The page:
The weekend of Jan. 15 marked a significant change in the lives of 53 people.
That weekend marked the 14th Annual Martin Luther King Jr. Civil Rights Immersion Trip to Montgomery and Selma, Alabama. Before boarding the bus to travel down south, I’m sure some people may have thought it would have just been another cool way to spend a weekend out of Bloomington, or learn some fast historical MLK facts. Reflecting on the trip, I can say that both of those assumptions were proven wrong after spending a weekend with IU students and staff.
The planning of the trip was a collaborative effort.
I had the pleasure of working with my supervisor/assistant director for diversity education Barry Magee, CommUNITY Educators Olivia Zimmerman and Cameron Moody, and Hannah Mock, who is a student staff member at the Office of First Year Experiences. What I really appreciated about the work that went into the trip is the amount of collaboration, commitment, and passion involved in trying to make this trip a success. The trip planning process was an intentionally student-led process that required participation by people who are passionate about education and social change.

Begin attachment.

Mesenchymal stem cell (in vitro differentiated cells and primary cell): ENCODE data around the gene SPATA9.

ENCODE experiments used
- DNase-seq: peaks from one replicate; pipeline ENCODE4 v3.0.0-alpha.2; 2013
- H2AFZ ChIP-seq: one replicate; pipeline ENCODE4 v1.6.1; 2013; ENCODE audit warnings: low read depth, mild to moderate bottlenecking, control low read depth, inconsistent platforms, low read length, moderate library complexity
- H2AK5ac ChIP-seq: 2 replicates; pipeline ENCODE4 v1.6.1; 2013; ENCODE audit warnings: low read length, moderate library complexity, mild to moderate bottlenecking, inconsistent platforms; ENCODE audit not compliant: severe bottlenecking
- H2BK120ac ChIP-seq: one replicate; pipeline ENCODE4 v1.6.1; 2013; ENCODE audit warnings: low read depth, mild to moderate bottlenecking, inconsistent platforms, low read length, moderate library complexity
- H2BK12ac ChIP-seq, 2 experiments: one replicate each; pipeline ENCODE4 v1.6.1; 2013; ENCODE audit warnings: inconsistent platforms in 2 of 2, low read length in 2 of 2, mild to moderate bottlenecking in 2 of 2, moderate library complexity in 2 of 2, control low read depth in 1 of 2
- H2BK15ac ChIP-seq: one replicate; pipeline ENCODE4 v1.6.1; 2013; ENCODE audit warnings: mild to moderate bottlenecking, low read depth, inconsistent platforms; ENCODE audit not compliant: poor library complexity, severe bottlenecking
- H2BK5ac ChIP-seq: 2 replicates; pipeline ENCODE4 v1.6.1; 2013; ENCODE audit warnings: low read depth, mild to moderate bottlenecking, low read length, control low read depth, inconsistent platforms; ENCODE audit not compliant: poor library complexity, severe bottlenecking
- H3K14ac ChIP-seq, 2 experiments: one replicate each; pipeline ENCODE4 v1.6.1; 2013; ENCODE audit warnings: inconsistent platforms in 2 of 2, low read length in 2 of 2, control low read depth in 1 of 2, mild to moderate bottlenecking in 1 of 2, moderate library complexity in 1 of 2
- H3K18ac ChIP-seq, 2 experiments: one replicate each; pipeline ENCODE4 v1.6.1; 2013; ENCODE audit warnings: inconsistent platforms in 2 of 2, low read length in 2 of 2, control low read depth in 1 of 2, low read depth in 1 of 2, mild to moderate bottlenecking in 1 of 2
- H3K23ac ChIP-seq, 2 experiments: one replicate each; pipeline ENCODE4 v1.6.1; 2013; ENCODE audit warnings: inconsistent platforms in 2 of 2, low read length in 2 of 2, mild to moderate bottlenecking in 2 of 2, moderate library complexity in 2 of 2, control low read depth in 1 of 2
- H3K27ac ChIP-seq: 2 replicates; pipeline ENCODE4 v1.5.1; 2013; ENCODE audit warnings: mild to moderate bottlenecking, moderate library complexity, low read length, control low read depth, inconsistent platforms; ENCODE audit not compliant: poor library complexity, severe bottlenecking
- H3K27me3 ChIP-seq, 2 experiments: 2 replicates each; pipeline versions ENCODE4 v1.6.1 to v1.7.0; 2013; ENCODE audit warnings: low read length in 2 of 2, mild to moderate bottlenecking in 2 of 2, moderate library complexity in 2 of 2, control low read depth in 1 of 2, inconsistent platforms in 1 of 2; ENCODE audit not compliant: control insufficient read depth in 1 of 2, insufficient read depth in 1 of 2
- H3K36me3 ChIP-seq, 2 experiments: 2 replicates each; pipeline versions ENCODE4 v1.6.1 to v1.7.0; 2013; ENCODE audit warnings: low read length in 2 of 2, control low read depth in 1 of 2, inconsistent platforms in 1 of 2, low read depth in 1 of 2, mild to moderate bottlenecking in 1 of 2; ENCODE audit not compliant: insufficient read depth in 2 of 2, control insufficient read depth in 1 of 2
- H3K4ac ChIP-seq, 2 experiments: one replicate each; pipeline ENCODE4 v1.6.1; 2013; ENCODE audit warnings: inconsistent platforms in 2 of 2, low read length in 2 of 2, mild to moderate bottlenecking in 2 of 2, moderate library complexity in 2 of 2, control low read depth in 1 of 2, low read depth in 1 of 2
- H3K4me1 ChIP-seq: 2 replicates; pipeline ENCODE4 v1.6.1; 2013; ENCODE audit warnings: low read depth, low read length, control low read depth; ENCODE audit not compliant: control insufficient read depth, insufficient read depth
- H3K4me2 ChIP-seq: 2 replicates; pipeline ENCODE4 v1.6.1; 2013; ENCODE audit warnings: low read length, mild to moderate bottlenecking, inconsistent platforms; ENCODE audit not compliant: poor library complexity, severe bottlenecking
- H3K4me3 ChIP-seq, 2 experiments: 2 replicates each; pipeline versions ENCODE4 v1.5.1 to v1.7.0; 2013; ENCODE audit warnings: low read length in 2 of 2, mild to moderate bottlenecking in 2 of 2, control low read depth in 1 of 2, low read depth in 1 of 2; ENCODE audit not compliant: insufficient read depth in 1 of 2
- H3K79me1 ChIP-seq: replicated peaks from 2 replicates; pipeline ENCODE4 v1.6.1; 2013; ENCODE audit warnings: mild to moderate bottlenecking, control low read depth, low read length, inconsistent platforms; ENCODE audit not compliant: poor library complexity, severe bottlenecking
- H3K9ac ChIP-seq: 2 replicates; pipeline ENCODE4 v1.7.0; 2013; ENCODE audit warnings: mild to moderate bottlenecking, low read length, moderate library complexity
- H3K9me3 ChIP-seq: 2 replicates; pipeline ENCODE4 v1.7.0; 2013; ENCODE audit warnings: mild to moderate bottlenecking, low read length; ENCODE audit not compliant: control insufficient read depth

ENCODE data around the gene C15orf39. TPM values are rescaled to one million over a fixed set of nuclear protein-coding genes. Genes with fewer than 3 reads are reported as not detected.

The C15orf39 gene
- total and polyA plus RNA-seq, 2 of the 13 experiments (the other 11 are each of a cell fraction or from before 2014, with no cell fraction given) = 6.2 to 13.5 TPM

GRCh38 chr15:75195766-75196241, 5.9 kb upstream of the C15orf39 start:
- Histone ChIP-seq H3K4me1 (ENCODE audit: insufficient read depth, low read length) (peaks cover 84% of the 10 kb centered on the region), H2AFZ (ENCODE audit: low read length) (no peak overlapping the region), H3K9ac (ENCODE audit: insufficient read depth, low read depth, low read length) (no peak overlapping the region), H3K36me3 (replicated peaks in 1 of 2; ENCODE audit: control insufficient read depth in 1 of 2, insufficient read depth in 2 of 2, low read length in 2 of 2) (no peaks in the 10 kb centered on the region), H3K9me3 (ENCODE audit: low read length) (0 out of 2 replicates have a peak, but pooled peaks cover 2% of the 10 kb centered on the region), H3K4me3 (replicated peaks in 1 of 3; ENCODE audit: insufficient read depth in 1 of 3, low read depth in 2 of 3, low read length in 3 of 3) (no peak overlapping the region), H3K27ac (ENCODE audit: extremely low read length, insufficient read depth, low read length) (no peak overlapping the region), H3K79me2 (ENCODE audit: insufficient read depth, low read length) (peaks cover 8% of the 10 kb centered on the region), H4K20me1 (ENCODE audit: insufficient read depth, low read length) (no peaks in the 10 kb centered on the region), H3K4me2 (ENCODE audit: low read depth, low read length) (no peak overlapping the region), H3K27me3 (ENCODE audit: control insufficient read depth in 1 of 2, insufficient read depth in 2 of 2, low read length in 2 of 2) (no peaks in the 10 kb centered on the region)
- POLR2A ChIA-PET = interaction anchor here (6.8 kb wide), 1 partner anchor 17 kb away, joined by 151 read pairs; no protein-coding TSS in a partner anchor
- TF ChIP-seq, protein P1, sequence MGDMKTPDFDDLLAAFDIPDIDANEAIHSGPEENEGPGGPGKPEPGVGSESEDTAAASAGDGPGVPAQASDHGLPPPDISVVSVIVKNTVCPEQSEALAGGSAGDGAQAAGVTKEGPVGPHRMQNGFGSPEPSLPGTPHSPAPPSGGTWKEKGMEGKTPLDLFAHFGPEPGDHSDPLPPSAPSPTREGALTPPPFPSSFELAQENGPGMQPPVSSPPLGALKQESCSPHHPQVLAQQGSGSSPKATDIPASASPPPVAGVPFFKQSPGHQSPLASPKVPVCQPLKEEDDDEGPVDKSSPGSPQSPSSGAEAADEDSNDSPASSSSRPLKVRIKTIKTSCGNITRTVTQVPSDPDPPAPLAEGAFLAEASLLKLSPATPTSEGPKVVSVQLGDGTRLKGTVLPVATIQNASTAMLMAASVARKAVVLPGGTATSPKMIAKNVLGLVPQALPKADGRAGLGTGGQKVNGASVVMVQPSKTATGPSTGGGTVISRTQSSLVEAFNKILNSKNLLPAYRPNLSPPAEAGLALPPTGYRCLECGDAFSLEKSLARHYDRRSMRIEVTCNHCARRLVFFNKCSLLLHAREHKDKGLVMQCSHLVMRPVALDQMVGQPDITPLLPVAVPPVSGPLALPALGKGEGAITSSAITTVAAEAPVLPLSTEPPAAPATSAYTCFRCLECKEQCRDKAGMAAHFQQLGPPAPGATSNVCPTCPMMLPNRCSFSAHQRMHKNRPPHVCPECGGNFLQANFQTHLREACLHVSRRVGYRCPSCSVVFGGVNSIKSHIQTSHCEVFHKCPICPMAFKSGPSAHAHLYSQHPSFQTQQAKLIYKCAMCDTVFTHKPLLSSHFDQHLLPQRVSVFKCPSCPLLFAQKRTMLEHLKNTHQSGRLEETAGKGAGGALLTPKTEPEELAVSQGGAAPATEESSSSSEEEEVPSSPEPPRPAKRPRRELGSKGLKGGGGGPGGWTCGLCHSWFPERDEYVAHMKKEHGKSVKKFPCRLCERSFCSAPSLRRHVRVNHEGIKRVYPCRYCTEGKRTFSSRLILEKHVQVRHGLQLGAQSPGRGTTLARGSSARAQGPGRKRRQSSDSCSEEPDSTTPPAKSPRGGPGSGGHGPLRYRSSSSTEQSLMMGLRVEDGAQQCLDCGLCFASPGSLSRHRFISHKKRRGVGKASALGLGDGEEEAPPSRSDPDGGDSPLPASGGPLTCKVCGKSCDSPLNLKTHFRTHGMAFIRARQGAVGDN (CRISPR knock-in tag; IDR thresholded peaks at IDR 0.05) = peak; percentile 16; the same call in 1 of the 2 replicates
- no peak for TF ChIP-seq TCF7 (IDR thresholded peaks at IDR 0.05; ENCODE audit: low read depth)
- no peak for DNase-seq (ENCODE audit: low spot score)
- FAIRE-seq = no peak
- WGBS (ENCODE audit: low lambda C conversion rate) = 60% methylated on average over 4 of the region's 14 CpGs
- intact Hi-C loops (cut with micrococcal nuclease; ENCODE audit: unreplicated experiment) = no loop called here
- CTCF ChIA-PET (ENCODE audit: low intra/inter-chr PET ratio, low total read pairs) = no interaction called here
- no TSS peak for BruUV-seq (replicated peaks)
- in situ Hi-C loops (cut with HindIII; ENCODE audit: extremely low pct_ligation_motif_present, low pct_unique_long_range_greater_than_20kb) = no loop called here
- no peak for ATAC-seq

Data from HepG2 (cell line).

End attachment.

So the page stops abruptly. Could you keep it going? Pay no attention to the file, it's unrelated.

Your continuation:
The location we chose for the trip was intentional and directly connected to what the purpose of the trip was.
We chose Montgomery and Selma, Alabama, not only because Alabama could be considered the birthplace of the modern Civil Rights Movement, but also because December 2015 marked the 60th anniversary of the infamous and revolutionary Montgomery Bus Boycott.
The purpose of our trip was to provide participants with the opportunity to be immersed in an experience that would move them beyond a place of just reading about history in a textbook. We wanted them to really experience what it feels like to be a part of a social movement larger than themselves. Each person attending the trip was able to construct their own personal journey over the weekend that pushed them to consider what action they will take in the fight for social justice and equity, like those who have fought in movements before them.
As a graduate supervisor for diversity education, I was able to become involved with this trip as a part of my position’s major project. But as I became immersed in the trip, it became more than a major project to me. It changed my perspective on the world I live in.
The trip is important because it challenges students to ask themselves the tough questions about what their activism looks like in today’s struggle for inclusion and equity. It provides students with an opportunity to look at people their age that have come before them to be inspired to do something greater with the education and resources they’ve been provided. The trip also allowed students to connect with other individuals from different backgrounds to engage in social justice dialogue. After attending the trip, it is our hope that participants will transform their inspiration into action to create spaces of inclusion all across campus.